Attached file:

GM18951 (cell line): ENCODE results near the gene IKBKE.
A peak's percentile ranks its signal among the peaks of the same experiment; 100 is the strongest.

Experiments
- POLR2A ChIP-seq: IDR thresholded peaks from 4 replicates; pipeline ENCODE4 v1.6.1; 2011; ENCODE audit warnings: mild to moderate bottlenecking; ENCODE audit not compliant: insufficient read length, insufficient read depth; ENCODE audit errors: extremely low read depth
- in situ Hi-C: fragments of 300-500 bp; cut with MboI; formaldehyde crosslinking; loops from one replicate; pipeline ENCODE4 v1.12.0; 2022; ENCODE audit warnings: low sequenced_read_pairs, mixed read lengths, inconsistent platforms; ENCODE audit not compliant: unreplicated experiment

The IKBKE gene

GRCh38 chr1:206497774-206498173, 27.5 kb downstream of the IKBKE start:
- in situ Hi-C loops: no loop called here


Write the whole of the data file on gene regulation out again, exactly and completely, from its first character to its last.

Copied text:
GM18951 (cell line): ENCODE results near the gene IKBKE.
A peak's percentile ranks its signal among the peaks of the same experiment; 100 is the strongest.

Experiments
- POLR2A ChIP-seq: IDR thresholded peaks from 4 replicates; pipeline ENCODE4 v1.6.1; 2011; ENCODE audit warnings: mild to moderate bottlenecking; ENCODE audit not compliant: insufficient read length, insufficient read depth; ENCODE audit errors: extremely low read depth
- in situ Hi-C: fragments of 300-500 bp; cut with MboI; formaldehyde crosslinking; loops from one replicate; pipeline ENCODE4 v1.12.0; 2022; ENCODE audit warnings: low sequenced_read_pairs, mixed read lengths, inconsistent platforms; ENCODE audit not compliant: unreplicated experiment

The IKBKE gene

GRCh38 chr1:206497774-206498173, 27.5 kb downstream of the IKBKE start:
- in situ Hi-C loops: no loop called here